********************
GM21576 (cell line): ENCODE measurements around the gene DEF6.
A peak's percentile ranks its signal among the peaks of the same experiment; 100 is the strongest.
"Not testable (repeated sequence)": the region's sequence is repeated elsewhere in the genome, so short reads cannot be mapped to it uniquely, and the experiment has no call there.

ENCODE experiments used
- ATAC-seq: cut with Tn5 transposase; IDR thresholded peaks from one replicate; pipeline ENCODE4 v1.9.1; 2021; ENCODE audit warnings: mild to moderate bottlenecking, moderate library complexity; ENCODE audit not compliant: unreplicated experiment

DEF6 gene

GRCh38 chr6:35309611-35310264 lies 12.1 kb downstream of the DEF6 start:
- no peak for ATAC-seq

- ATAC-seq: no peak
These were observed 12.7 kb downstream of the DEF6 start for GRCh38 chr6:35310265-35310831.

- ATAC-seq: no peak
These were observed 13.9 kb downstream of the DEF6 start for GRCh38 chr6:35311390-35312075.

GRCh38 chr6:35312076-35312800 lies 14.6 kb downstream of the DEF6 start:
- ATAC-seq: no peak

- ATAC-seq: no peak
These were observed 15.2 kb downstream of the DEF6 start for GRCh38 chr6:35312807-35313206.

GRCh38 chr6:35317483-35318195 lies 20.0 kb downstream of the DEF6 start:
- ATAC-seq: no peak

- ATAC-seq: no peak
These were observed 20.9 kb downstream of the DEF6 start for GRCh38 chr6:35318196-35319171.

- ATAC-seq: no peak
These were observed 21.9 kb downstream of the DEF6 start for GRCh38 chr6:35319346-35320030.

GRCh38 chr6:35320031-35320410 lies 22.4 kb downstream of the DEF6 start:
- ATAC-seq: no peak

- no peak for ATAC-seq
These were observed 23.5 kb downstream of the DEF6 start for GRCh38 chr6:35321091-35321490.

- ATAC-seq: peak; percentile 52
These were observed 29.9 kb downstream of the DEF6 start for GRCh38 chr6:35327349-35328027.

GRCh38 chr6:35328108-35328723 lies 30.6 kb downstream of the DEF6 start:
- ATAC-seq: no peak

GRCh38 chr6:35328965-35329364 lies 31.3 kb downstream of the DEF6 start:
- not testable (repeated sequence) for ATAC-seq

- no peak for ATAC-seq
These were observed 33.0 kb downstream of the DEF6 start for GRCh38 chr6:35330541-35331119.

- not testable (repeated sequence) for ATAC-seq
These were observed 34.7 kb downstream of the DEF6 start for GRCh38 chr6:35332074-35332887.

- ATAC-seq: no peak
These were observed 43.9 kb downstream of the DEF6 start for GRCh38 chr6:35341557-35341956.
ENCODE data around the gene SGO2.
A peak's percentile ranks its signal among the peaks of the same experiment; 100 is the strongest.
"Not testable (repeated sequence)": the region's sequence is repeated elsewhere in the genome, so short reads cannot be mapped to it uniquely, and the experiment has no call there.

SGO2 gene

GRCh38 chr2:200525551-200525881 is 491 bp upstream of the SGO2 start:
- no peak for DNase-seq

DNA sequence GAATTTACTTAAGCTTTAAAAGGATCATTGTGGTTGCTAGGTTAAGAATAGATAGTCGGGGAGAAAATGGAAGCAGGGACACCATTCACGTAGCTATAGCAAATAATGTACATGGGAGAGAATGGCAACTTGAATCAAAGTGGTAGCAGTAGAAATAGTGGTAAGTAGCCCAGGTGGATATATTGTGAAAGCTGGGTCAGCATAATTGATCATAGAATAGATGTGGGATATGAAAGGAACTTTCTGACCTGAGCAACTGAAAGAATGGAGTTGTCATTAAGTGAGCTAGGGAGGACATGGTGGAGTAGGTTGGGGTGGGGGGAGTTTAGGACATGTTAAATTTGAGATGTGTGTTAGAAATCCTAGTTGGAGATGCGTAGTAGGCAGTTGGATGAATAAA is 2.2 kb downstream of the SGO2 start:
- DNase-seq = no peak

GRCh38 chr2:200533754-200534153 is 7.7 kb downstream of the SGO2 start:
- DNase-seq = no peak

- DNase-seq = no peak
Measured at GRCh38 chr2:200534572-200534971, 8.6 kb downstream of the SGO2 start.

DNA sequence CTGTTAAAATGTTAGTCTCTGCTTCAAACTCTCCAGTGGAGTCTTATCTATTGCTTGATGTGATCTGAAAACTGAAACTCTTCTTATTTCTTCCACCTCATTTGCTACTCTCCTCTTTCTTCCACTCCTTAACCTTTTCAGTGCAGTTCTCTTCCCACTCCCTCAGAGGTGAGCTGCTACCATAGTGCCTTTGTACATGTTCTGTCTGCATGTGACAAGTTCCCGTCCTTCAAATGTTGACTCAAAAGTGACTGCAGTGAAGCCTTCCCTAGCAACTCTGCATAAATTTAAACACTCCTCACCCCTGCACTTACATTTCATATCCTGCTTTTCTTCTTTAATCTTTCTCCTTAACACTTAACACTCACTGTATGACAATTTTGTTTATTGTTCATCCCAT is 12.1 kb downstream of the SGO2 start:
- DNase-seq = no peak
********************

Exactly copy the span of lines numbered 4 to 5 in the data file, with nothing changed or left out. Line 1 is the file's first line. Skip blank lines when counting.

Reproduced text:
ENCODE experiments used
- ATAC-seq: cut with Tn5 transposase; IDR thresholded peaks from one replicate; pipeline ENCODE4 v1.9.1; 2021; ENCODE audit warnings: mild to moderate bottlenecking, moderate library complexity; ENCODE audit not compliant: unreplicated experiment